In September, the researchers met in Stockholm to discuss and compare their first findings.

What are the initial findings?
The preliminary insights from the research carried out in the eight host countries show a wide range of, and sometimes, contradictory responses. What is becoming evident is that effective participation of refugees in formal political processes is still a high benchmark in many countries and that informal avenues, such as civil society and local-level initiatives, present an alternative for refugees’ voices to be heard. We are now in the process of analyzing the results of the field research and compiling the final report.

You included very different countries in your survey – aren’t things too different to be compared?
We are seeking to identify common challenges and opportunities. In many cases there are big similarities. Such as marginalization and discrimination of refugees, often caused by stereotypes prominent in the host population. The possibilities of participating in formal political processes are still limited, as in most cases refugees need to be naturalized in order to vote. This can take a long time for a refugee, ranging from five to 15 years, depending on the country context. In the meantime, opportunities can be created through non-formal means of political participation, such as engagement in civil society and grassroots movements.

How did refugees react when you approached them about the project?
Most were really enthusiastic and highly interested in the topic of the project. In many cases they agreed to participate with the hope that this would make a difference and that their voices would reach decision makers.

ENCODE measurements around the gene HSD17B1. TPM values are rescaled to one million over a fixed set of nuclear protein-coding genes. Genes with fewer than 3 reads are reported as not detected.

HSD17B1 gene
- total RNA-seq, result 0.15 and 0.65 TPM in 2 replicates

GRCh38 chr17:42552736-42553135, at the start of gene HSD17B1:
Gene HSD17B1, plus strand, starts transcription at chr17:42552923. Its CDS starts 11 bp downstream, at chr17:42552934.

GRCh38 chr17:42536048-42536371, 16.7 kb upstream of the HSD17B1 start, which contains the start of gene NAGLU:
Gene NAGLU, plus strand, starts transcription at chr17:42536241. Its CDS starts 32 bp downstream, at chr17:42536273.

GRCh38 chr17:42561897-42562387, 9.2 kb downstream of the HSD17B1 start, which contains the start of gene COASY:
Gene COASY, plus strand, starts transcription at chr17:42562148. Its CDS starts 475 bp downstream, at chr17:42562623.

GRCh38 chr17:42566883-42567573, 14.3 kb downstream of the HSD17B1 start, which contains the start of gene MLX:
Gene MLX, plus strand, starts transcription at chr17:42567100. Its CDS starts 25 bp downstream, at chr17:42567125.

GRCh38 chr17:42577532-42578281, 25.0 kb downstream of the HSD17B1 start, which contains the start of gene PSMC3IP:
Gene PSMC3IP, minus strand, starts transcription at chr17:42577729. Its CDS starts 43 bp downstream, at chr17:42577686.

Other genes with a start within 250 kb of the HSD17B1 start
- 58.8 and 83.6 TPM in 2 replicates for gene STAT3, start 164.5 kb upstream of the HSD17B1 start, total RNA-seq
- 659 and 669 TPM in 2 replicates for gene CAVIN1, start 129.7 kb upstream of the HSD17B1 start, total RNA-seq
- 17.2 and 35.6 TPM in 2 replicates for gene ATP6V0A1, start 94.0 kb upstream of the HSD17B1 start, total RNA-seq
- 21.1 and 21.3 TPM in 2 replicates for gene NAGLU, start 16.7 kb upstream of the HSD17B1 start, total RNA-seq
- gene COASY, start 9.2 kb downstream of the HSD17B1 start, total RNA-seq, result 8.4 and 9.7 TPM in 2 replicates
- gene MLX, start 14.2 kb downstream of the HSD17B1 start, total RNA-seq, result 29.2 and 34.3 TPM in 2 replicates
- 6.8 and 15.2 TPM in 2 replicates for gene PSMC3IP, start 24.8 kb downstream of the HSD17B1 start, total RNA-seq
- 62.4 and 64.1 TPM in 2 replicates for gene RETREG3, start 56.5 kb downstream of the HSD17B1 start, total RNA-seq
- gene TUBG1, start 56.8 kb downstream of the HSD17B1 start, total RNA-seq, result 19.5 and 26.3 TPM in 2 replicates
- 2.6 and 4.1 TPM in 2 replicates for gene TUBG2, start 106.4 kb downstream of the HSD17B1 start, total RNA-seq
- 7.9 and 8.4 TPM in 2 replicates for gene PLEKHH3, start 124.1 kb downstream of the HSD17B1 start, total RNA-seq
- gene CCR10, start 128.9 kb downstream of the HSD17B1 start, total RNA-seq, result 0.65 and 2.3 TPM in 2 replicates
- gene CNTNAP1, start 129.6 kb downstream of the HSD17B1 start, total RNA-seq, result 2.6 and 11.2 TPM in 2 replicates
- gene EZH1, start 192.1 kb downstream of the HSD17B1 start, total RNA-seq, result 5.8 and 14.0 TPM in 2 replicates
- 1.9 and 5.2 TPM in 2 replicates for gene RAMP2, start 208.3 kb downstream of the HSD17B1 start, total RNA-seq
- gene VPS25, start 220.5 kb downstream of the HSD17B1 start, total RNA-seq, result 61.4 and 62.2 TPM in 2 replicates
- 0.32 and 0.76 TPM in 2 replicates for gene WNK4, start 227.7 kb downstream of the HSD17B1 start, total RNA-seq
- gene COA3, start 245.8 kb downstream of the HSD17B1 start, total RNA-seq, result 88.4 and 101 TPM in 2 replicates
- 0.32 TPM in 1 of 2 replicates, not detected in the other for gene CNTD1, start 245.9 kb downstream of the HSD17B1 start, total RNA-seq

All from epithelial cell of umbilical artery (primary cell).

How about participation back home?
There were big differences. Some people did not care about the politics in the countries they had left, partly because they struggled with establishing themselves in the host counties. Others cared a lot about the political situation back home.

Is there any country in which refugees can vote without being naturalized?
Yes, in Sweden non-citizens who have resided in the country for three consecutive years are allowed to vote in municipal and county elections. In other cases, like in the United Kingdom, non-citizens including refugees cannot vote but they can join political parties.

What is the situation in Germany like?
In Germany, as in most other countries included in the project, you need to be naturalized to vote. This is possible for refugees but the process can take a long time. However, in Germany there are many options to still participate in the society on a political level, for instance through non-governmental organizations that advocate for refugees’ rights.

How about the countries of origin: How far can refugees participate politically back home?
Some countries give their citizens the possibility to vote from abroad. There also are other mechanisms of non-formal political participation used by refugee diaspora to have their voices heard and raise awareness among the international community about the situation in their home countries.

Were there any differences between men and women?
Yes. There are persistent cultural, religious and structural barriers that still limit the opportunities for political participation of refugee women.

What are the next steps of your project?
We will finalize the case studies and compile the final report which will include a comparative analysis of the case studies and policy recommendation for the political inclusion of refugees and asylum seekers in their host and origin countries. The final report will be made available online and will be launched beginning March 2018 in various locations, including Berlin, Brussels and Nairobi.

What are you hoping to achieve in the end?
We are hoping to raise awareness among policymakers on the opportunities and challenges for the political participation of refugees and asylum seekers in host and origin countries. We also want to provide actionable policy recommendations based on an analysis of the situation on the ground.